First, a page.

Computer Science homework help. Project 1 – CSE 4344
Building a Simple Web Client and a Multithreaded Web Server

  • To understand client-server communication via sockets.
  • To gain exposure to the basic operations of a Web server and client.
  • To explore basic structures of HTTP messages.

Due:    March 14, 2020 11:59pm
Project Description
In this project, you will be developing a multithreaded Web server and a simple web client. The Web server and Web client communicate using a text-based protocol called HTTP (Hypertext Transfer Protocol).
Requirements for the Web server

  • The server is able to handle multiple requests concurrently. This means the implementation is multithreaded. In the main thread, the server listens to a specified port, e.g., 8080. Upon receiving an HTTP request, the server sets up a TCP connection to the requesting client and serves the request in a separate thread. After sending the response back to the client, it closes the connection.
  • The server is assumed to work with HTTP GET messages. If the requested file exists, the server responds with “HTTP/1.1 200 OK” together with the requested page to the client, otherwise it sends a corresponding error message, e.g., “HTTP/1.1 404 Not Found” or “HTTP/1.1 400 Bad Request”.
  • If running the server program using command line, the syntax should be:

server_code_name [<port_number>]
where the optional <port_number> is the port on which the server is listening to connections from clients. If the port number is not entered, the default port 8080 is used.

  • You can test your Web server implementation on your local machine using a Web browser, e.g., Internet Explorer, Firefox, or Chrome. You need to specify the used port number within the URL, for example,

If omitting the port number portion, i.e., 8080, the browser will use the default port 80.

  • The server should response with a default page when users do not enter a specific page in the URL, for example,

It should also work when the request includes a path to the requested file, for example,

  • You should display/log the request and header lines of request messages on the server for the purpose of debugging.

Requirements for the simple Web client

  • The client is able to connect to the server via a socket and to request a page on the server.
  • Upon receipt of the response message from the server, the client extracts and displays/logs the message status, and then retrieves the page content from the message body.
  • If running the client program using command line, the syntax should be:

client_code_name  <server_IPaddress/name>  [<port_number>]  [<requested_file_name>]
where the <server_IPaddress/name> is the IP address or name of the Web server, e.g., or localhost for the server running on the local machine. The optional <port_number> is the port on which the server is listening to connections from clients. If the port number is not entered, the default port 8080 is used. The optional <requested_file_name> is the name of the requested file, which may include the path to the file. If the file name is not entered, the default file “index.htm” is used.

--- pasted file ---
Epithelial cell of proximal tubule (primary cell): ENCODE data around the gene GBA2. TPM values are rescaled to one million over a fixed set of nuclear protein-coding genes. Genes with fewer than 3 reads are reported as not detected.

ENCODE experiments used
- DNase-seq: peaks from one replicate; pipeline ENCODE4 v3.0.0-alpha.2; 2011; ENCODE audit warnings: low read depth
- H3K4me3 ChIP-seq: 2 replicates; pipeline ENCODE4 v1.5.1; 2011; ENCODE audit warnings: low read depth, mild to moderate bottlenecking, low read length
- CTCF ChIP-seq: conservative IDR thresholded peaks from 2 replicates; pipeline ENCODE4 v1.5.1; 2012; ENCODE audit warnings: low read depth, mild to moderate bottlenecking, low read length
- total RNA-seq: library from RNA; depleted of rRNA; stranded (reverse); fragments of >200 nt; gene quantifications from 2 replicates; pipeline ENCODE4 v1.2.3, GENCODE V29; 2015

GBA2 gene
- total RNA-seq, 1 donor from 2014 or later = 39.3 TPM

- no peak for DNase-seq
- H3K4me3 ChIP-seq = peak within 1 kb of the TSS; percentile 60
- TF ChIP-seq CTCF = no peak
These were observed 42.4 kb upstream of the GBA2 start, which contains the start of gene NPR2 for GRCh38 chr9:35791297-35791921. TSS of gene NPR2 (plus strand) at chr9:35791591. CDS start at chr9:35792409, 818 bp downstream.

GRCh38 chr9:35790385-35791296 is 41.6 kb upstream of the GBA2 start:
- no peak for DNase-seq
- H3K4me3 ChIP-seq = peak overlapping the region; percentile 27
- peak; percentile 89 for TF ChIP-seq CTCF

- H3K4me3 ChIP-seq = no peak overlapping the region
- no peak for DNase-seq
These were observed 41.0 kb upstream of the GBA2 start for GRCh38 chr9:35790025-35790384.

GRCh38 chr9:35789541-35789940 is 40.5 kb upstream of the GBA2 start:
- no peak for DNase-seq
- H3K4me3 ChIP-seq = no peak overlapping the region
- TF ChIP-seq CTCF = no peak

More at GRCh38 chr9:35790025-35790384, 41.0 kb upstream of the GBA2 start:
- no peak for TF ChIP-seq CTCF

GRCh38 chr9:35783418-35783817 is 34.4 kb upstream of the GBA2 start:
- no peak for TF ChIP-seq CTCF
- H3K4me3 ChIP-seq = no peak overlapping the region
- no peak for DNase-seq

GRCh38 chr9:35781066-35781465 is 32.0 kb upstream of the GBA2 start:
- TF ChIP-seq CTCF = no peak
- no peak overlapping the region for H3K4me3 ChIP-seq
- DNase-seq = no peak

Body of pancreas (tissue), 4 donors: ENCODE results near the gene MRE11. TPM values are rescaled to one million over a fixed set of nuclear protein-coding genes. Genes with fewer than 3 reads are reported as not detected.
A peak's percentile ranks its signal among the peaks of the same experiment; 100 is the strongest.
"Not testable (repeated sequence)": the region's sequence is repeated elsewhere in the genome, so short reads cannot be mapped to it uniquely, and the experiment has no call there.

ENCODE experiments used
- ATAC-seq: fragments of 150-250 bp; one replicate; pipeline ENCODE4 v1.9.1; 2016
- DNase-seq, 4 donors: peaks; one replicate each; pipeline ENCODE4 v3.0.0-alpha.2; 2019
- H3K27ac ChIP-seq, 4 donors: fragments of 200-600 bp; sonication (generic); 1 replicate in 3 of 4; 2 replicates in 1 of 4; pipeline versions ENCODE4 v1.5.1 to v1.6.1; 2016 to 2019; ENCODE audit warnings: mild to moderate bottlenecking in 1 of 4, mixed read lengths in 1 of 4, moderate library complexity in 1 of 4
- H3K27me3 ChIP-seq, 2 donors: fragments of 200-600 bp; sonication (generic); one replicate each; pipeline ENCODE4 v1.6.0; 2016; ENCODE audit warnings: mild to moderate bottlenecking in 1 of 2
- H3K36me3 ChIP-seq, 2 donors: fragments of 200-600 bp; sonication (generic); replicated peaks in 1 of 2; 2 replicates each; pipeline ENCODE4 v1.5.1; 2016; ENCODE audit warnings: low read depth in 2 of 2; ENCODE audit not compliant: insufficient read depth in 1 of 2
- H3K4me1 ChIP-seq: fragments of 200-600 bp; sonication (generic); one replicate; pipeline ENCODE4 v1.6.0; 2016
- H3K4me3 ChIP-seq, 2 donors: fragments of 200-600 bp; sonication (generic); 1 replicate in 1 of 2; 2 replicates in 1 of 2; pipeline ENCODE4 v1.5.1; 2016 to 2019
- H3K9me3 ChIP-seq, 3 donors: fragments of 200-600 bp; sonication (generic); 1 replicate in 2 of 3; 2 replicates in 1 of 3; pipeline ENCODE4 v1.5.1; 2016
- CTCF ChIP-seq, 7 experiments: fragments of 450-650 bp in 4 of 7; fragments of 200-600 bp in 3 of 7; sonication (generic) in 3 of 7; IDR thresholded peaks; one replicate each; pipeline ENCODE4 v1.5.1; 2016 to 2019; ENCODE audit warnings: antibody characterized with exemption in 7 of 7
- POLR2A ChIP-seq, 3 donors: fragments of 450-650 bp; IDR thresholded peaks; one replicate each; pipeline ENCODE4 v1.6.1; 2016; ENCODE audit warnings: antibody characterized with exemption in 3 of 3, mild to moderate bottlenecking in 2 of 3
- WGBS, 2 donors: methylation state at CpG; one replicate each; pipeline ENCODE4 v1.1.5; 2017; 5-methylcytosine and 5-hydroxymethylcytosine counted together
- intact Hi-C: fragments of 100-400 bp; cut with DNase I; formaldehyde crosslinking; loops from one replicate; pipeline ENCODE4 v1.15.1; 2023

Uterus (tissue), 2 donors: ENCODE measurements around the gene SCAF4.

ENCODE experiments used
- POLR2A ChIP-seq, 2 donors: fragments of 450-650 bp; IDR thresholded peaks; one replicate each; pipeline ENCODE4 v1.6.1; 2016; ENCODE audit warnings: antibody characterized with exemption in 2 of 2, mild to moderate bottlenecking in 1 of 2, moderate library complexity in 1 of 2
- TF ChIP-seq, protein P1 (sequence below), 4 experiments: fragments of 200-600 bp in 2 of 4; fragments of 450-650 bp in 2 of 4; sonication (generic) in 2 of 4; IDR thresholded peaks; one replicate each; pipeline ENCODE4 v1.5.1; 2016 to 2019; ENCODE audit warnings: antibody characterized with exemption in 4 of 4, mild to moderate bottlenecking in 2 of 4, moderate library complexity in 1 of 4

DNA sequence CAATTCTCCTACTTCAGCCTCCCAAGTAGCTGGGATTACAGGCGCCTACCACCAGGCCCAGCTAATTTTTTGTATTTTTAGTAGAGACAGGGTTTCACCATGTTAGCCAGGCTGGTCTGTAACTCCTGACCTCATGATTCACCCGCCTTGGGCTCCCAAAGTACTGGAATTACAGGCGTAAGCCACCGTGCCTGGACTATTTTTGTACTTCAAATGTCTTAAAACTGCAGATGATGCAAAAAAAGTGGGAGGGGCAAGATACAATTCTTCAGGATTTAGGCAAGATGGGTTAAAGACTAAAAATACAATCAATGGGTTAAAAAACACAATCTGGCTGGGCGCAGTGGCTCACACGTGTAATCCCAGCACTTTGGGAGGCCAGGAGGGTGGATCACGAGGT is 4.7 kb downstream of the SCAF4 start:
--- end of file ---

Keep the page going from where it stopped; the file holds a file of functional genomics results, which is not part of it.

• This is an individual project.
  • You can use the programming language of your choice. (You may get more help with Java or Python.)
  • You may use the skeleton code for the server provided in the textbook’s companion website for reference. You may also want to refer to the textbook, chapter 2, section 2.2.3, for more details on HTTP message format and section 2.7, for socket programming.
  • The source codes should be well documented to make it easier for the TA to follow.

Submission Guidelines

  • Submit a single zipped file with the naming convention <your_UTA_id>_<your_name>.zip which consists of:
  • Source codes of the Web server and client,
  • Any additional files required to run your codes,
  • A readme file with instructions on how to compile and run your codes. You must mention the IDE as well as any packages that are required to run the codes.
  • Do NOT include any runnable executable (binary) program.
  • Make sure your name and your UTA ID are also listed in the readme file and in comments at the beginning of your source files.
  • Upload the zipped file via Canvas. Please strictly follow the naming convention of the zipped file and the subject title.
  • Late submission will be accepted with a 10-point deduction for each extra day.

Additional Requirements/Instructions

  • Complete documentation and instructions for running the codes are recommended, otherwise you may be asked to come give the TA a demo if he is not able to run your programs from the instructions provided.
  • If you are using any code from some external source or book, you MUST mention it explicitly in the codes as well as the readme file. Otherwise, it will be considered plagiarism and your project will not be evaluated.
  • You can discuss with other classmates on steps/algorithms to implement the project. However, the source codes must be written yourself.

Grading (100 points)

  • The server works correctly with requests from a Web browser (20 points)
  • The server can serve multiple requests at the same time (multithreaded implementation) (20 points)
  • The client sends/receives messages to/from the server correctly (20 points)
  • The client extracts the status and content of messages from the server correctly (20 points)
  • Display/log of proper messages on the server (5 points)
  • Display/log of proper messages on the client (5 points)
  • Code documentation (5 points)
  • Readme file (5 points)
  • Late submission: 10-point deduction for each extra day.

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